Reducing the impacts of Cane Toads on Northern Quolls

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Drs Ben Phillips and Jonathon Webb are implementing an exciting research project that has the potential to limit the impact that cane toads are having on Northern Quoll in Western Australia.

As we all know, cane toads have moved from northern Queensland across the top of the Northern Territory and are now impacting on the native fauna in the Kimberley. Lots of alternative control options have been explored, with little obvious success, but this idea might work in reducing the impact this pest species has on Northern Quolls.

As background, there are several populations of Northern Quolls persisting in areas where toads have been for more than 70 years and we know that Northern Quolls can be ‘taught’ to avoid eating cane toads (O’Donnell et al. 2010; Rewilding Australia 2016; Discovery Communication 2016). Whether this aversion of eating cane toads is genetic or culturally transmitted is of interest, but it doesn’t really matter if it works. These two factors when combined, can provide a path forward to ensuring Northern Quolls persist after the invasion of the cane toad.

Queensland ‘toad smart’ Northern Quolls will be bred with Northern Territory Northern Quolls (i.e. hybrid population) and placed on an island known to have a population of cane toads. Following a few generations in that environment, this population should be both cane ‘toad savy’ and carrying genes from Northern Territory and Queensland. These ‘hybrid’ Northern Quolls could then be used for reintroduction programs. Let’s hope the theory works in practice, and it could arrest the current decline in Northern Quolls.

Extinction is forever, but this is something many people don’t take seriously in a world where species are under pressure due to climate change, an onslaught of invasive species and anthropogenic impacts. This innovative genetic approach to species survival is another technique we can use to minimise the chances of threatened species going extinct, and by careful use of genetically motivated translocations increase the species’ ability to persist and adapt in a rapidly changing world.

quoll in a cagequoll

Dr Ben Phillips is an evolutionary ecologist who specialises in ecological modelling, invasive species, and understanding ecological adaption to climate change.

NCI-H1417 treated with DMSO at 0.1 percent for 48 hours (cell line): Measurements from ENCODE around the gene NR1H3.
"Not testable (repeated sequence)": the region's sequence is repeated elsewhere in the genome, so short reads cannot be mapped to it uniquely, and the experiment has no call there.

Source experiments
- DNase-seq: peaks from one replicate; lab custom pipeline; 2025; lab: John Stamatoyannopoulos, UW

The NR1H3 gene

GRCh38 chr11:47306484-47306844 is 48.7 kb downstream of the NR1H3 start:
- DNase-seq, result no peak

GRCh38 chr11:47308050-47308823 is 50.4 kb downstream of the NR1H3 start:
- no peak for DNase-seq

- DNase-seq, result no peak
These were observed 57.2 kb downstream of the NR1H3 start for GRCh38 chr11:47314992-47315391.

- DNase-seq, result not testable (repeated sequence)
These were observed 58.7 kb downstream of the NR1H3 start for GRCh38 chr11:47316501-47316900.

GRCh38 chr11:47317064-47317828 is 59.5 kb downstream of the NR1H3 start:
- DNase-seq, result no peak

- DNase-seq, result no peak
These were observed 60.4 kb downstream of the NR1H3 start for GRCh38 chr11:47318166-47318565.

Dr Jonathon Webb is a wildlife ecologist with interests in conservation biology, wildlife management, animal behaviour, and physiological and behavioural ecology.

Thanks to Ben for providing the material to write this post.

References

O’Donnell, S., J. K. Webb, and R. Shine. 2010. Conditioned taste aversion enhances the survival of an endangered predator imperilled by a toxic invader. Journal of Applied Ecology 47:558-565

Photo credit: Top – Northern Quoll (Edward Swinhoe) and bottom – Northern Quolls used as part of this study (Ben Phillips)

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Comments

2 Responses to “Reducing the impacts of Cane Toads on Northern Quolls”

  1. Floora de Wit on May 25th, 2016 10:41 am

    I would like to see some cane toad management implemented to prevent these nasty critters from reaching the south-west. Have you heard of anything of the sort happening? It seems ot be a classic case of ‘pass-the-buck’ at the moment, with no one taking responsibility. Maybe a quarantine procedure could avoid trucks moving it from north to south. I’ve already heard of cases where cane toads have arrived at Perth airport. Scary

  2. Scott Thompson on May 25th, 2016 11:05 am

    Floora

    You always have a good question…

    There are quarantine arrangements in the Kimberley and north-west using detection dogs and random truck and bag searches, however, the effort that is applied will not be sufficient for a 100% stop to the movement of the toad. Physical barriers don’t work, so biological, genetic, chemical or ecological modification alternatives seem to be the best approach but need further research. Sadly, the issue doesn’t get a huge amount of funding as it doesn’t directly impact on agriculture and by the time it impacts on tourism or the environment (in the view of government) it will be too large to handle. As always a humane integrated pest management solution which prevents a problem is the best solution. If this is not possible, we are left to strategies for eradication, containment or worst case-scenario asset-based protection.

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